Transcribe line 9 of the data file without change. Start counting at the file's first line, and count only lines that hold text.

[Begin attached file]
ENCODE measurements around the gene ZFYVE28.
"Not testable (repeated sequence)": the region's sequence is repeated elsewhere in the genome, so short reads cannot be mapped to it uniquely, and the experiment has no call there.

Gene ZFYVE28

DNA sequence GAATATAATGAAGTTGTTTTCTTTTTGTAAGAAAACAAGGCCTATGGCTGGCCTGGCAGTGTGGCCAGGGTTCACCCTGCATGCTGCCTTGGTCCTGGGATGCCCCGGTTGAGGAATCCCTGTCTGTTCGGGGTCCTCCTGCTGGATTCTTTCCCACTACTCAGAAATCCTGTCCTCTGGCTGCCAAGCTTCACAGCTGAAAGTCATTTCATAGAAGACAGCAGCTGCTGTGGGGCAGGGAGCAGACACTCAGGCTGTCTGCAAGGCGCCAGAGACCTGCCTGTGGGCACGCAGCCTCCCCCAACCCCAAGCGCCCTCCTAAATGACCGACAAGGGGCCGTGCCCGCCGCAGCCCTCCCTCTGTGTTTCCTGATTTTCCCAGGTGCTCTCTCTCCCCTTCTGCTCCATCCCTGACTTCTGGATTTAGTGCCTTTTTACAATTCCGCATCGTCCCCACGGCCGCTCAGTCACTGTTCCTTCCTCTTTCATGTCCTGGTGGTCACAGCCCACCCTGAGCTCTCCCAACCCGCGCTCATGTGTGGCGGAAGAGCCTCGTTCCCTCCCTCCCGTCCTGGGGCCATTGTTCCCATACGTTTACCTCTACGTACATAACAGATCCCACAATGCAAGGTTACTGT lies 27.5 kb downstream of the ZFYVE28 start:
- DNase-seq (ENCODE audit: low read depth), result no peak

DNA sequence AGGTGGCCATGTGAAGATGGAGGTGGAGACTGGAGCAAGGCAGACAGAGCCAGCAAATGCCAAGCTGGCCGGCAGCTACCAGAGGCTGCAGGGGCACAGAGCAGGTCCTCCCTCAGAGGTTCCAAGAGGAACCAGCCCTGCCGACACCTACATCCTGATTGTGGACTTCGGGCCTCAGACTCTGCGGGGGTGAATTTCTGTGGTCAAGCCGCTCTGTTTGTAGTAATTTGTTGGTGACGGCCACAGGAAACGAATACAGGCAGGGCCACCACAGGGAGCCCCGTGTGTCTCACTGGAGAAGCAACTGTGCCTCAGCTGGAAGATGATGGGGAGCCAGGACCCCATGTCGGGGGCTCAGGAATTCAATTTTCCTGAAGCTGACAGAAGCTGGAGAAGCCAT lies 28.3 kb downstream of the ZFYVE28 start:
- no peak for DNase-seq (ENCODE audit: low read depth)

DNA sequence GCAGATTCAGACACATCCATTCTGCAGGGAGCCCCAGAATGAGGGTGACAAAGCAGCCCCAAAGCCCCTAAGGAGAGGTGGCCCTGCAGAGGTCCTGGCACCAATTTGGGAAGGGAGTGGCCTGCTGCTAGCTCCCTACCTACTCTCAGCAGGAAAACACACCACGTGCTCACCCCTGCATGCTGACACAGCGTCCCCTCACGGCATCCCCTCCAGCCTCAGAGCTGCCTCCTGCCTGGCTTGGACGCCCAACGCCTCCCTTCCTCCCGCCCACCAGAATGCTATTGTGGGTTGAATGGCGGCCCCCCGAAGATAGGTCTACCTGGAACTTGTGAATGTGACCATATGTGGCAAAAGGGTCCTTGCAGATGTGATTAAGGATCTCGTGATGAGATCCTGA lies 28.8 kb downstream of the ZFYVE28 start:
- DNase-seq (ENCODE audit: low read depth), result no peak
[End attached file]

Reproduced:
- DNase-seq (ENCODE audit: low read depth), result no peak